Man sentenced to read lynching essay in ‘peace circle’ for attacking black teen with noose
An Illinois man on Wednesday was sentenced to two years of probation and told to write an essay about lynching after he assaulted an African-American teen with a noose in 2011.
In January, Chicago police arrested 19-year-old Matthew Herrmann for putting a noose around the neck of a Brother Rice High School student, calling him the [n-word] and threatening him with a knife. Police said that the victim had been lured into a home and threatened by Herrmann and two other younger teens because they wanted him to stop talking to a white girl.
Herrmann had been charged with felony counts of committing a hate crime, but a judge on Wednesday agreed to a plea deal that lets him off with two years of probation for pleading guilty to a misdemeanor.
Criminal Court Judge James Linn said that Herrmann would also have to write an essay on the history of lynching in the U.S. and then read it in a “peacemaking circle” with victims, family, clergy and school counselors.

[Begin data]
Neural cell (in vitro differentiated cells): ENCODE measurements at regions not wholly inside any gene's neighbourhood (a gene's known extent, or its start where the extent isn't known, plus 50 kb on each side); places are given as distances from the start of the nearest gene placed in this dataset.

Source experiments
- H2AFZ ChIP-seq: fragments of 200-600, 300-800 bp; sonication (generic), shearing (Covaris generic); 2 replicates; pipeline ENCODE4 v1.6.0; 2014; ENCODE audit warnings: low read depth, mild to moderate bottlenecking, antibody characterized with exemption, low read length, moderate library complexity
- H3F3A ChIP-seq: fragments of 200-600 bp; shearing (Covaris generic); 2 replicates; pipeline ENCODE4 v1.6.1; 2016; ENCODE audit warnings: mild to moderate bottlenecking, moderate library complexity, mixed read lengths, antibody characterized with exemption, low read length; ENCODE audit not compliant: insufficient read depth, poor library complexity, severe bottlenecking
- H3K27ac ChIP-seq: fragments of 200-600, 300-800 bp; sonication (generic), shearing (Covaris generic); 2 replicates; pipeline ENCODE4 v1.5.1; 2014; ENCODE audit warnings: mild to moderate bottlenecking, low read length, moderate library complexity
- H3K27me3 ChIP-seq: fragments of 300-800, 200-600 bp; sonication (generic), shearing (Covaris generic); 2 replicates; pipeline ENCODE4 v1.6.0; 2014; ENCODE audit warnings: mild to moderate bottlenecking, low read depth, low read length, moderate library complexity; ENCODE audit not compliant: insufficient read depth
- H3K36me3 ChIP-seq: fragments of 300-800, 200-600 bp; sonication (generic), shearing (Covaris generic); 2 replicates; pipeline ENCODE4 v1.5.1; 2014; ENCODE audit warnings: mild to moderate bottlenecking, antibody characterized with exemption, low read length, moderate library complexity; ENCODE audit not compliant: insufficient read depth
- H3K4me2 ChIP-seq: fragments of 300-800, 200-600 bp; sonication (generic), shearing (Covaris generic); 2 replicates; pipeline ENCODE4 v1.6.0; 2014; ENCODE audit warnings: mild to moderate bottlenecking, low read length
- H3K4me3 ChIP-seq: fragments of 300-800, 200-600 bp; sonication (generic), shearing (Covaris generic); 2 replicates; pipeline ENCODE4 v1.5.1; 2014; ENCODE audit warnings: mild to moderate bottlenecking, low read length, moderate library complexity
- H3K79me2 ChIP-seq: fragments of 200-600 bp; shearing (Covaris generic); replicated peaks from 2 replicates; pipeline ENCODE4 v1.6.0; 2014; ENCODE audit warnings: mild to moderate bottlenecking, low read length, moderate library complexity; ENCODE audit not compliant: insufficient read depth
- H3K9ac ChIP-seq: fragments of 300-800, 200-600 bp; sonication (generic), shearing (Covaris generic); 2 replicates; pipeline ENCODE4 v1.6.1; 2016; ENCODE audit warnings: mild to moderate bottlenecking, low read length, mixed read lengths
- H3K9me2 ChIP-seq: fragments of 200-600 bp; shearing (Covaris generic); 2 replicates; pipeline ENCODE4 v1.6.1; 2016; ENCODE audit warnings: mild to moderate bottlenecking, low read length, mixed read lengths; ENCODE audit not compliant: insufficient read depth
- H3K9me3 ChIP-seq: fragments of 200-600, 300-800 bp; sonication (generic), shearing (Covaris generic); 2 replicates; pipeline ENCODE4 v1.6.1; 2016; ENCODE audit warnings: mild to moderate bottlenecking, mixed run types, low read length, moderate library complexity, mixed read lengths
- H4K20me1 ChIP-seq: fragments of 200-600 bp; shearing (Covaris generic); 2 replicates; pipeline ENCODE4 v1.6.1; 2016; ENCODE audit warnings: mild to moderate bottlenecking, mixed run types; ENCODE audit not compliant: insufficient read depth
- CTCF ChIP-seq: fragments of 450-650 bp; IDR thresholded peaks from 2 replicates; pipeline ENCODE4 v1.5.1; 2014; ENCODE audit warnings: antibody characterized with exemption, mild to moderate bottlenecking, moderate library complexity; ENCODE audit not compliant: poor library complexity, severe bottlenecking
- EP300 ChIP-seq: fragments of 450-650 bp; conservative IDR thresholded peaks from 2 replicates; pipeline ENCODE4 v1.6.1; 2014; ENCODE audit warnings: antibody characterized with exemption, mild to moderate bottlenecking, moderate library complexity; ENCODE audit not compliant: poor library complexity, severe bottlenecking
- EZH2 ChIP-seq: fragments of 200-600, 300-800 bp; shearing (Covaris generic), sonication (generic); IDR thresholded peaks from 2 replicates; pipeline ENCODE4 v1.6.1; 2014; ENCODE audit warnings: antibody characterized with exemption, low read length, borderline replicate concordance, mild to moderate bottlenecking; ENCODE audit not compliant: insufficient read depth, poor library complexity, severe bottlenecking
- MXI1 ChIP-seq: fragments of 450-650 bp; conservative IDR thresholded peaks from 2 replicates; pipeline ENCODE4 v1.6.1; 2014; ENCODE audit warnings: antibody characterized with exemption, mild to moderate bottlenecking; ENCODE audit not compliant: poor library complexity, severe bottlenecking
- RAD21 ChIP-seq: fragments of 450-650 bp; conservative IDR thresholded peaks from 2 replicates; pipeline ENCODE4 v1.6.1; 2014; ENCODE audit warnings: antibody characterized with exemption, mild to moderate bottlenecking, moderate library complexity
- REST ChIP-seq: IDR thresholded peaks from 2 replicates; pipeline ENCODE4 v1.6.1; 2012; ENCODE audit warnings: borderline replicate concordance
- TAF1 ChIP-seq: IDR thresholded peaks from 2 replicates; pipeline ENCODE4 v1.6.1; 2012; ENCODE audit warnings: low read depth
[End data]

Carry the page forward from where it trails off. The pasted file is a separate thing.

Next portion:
“They didn’t give me a word count,” Herrmann told the Chicago Tribune. “I guess I’ll just do a three-page average paper that I would do for school.”
But the teen also said that the entire incident was “largely” blown out of proportion.
“Because as the judge said, he didn’t even feel it was a racial thing,” Herrmann pointed out. “He felt it was a personal thing.”
Watch this video from WLS, broadcast Jan. 26, 2013.
Watch this video from the Chicago Tribune, broadcast Feb. 27, 2013.